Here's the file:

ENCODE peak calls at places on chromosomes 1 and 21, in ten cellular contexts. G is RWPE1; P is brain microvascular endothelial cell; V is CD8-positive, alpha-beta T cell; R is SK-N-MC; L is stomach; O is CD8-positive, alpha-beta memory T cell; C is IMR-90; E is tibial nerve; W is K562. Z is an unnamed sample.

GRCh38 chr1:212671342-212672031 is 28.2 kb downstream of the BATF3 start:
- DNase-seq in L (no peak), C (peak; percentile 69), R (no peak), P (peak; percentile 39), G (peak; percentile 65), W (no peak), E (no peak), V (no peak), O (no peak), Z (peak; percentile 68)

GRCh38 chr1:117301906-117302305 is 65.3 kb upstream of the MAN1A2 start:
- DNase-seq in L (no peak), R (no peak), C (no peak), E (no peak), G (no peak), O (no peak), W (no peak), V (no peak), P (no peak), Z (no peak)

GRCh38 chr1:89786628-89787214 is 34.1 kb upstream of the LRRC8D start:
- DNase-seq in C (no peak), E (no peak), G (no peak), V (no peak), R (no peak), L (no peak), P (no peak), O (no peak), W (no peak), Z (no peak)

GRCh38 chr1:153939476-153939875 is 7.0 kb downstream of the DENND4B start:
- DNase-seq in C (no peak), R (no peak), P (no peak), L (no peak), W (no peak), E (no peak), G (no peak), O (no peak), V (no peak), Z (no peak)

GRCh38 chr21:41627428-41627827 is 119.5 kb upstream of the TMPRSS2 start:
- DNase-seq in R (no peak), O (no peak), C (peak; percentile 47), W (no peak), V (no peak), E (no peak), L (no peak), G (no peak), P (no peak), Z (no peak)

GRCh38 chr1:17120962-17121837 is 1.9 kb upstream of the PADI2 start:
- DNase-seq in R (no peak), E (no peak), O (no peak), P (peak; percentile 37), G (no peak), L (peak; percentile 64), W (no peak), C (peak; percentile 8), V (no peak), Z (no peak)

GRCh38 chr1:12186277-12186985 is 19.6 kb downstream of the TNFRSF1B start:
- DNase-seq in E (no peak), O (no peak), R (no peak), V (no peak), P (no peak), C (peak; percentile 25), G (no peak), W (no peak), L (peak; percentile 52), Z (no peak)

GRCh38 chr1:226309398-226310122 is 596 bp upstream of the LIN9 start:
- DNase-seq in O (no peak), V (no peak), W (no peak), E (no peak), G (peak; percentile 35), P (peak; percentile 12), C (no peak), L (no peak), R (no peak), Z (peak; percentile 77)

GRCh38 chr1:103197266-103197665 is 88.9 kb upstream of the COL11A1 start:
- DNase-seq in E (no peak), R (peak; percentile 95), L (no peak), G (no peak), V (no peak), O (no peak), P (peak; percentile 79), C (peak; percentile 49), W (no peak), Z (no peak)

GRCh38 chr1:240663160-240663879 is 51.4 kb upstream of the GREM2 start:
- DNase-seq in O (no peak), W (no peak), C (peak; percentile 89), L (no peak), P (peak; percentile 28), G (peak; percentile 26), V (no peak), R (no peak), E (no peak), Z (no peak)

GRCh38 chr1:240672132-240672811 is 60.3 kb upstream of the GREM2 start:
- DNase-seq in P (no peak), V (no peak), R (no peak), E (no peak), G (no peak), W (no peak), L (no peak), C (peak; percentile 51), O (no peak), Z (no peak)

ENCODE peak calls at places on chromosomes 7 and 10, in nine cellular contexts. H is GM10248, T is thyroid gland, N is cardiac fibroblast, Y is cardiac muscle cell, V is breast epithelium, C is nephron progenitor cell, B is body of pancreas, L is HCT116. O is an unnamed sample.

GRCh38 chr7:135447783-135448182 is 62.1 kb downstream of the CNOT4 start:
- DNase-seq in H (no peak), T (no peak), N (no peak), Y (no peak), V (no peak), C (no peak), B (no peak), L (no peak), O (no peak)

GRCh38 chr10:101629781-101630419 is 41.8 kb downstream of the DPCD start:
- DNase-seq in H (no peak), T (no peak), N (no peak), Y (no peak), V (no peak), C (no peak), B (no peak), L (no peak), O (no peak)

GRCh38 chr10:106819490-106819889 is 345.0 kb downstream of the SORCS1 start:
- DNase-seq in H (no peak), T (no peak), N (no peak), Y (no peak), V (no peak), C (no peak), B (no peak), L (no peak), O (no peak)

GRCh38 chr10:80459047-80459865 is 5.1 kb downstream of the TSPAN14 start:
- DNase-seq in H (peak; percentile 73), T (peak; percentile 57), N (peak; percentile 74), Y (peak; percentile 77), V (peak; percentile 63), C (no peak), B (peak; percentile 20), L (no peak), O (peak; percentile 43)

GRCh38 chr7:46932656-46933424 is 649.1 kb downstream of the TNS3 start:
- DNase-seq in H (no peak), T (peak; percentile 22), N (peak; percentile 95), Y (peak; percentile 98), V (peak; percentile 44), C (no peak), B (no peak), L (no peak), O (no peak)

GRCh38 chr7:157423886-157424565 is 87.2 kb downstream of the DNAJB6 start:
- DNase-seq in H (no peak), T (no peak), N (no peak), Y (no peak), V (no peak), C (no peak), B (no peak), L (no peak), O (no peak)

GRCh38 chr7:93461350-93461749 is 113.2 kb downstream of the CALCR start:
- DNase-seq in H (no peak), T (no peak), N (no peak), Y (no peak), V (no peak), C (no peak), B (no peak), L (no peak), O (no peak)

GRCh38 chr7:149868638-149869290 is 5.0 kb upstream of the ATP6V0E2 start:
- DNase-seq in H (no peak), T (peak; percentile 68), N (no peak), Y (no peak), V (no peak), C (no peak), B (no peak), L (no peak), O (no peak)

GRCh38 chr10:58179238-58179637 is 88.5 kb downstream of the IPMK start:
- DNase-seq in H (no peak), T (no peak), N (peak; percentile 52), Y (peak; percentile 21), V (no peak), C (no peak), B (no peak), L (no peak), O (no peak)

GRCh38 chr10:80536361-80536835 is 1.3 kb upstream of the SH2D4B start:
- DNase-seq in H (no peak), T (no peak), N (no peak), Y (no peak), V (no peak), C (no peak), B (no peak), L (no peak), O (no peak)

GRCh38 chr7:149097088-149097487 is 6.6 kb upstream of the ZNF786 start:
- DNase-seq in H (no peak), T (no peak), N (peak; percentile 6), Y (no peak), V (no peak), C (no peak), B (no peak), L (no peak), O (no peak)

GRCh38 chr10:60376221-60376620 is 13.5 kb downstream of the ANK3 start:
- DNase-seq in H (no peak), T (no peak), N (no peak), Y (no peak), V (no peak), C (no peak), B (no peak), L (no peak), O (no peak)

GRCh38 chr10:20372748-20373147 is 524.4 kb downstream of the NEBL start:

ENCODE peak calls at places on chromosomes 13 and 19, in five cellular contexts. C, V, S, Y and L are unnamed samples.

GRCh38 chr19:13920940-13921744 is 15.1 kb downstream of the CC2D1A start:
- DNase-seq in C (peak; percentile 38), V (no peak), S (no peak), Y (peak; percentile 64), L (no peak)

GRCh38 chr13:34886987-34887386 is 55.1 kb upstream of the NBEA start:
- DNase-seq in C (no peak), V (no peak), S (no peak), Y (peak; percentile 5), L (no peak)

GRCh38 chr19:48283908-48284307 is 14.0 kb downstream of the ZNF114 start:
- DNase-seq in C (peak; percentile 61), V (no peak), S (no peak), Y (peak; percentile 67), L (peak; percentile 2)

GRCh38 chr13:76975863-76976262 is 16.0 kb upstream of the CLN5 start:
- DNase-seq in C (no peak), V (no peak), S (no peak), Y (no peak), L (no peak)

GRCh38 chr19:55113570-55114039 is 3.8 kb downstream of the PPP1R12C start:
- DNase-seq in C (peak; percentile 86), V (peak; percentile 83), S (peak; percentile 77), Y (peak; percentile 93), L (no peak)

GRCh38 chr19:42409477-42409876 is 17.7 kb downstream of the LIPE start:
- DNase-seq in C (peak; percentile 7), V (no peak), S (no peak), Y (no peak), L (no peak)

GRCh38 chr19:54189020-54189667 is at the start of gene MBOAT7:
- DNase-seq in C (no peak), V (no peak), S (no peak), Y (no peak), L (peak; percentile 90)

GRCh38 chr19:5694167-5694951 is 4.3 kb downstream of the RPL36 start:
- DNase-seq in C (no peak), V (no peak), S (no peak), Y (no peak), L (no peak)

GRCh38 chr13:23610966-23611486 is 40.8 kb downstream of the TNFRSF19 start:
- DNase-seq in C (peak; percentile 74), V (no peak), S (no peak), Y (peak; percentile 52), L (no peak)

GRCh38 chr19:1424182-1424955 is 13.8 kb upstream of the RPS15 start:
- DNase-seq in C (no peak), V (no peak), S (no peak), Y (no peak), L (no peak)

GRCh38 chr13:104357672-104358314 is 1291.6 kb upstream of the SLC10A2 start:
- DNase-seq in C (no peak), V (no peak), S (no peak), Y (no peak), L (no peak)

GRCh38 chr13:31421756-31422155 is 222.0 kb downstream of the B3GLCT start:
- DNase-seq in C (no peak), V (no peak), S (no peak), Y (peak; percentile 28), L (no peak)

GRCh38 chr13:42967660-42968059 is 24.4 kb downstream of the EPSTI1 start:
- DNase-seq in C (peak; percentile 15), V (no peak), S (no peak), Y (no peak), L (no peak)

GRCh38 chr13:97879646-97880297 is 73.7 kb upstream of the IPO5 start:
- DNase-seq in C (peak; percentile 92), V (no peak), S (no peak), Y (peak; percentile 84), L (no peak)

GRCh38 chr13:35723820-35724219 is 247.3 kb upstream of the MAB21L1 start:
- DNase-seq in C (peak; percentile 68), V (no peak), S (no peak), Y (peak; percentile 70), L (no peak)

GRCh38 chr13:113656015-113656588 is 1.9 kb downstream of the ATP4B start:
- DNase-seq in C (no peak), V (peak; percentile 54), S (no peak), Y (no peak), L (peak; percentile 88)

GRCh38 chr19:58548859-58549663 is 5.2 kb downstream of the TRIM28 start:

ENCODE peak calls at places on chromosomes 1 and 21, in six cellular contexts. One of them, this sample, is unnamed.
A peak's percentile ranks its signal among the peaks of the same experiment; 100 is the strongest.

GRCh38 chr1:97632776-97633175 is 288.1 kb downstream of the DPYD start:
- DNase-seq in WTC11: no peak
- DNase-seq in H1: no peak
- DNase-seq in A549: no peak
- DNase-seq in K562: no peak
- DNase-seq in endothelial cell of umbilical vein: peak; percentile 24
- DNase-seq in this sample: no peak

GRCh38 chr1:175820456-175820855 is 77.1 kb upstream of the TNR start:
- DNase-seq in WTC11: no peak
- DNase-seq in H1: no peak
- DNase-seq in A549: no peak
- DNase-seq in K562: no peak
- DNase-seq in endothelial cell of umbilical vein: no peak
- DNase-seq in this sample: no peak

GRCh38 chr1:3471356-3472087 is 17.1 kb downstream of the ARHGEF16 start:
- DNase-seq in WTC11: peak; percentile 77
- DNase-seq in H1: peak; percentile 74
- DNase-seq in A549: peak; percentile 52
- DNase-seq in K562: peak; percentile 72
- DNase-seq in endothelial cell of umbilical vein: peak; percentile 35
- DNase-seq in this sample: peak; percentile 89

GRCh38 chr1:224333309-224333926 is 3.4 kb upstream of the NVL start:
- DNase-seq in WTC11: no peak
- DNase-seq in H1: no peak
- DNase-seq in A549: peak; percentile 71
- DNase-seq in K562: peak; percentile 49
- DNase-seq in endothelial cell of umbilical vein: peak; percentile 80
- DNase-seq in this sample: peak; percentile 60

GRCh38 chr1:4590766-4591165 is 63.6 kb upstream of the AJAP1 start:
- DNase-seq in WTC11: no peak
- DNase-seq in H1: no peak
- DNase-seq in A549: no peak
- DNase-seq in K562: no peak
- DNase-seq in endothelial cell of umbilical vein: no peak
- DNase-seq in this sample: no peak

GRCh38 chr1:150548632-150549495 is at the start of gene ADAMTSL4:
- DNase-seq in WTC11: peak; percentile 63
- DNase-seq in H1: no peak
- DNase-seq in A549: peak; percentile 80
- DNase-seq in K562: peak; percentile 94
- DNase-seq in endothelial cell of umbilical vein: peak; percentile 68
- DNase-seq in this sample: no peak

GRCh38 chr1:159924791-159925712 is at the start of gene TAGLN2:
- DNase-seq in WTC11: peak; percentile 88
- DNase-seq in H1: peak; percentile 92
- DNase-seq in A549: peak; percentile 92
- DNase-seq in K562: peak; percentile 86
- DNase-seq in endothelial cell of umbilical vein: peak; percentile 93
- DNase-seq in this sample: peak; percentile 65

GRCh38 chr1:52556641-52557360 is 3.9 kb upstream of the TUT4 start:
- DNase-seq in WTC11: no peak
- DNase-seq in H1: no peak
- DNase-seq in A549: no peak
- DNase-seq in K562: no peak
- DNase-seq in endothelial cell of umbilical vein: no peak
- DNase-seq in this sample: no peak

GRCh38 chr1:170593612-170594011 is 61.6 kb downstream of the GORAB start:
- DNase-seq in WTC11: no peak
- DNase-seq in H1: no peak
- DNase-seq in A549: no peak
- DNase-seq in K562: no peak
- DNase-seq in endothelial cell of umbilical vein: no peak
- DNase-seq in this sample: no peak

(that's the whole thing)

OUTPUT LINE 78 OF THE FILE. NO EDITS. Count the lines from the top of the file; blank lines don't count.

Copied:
- DNase-seq in C (peak; percentile 92), V (no peak), S (no peak), Y (peak; percentile 84), L (no peak)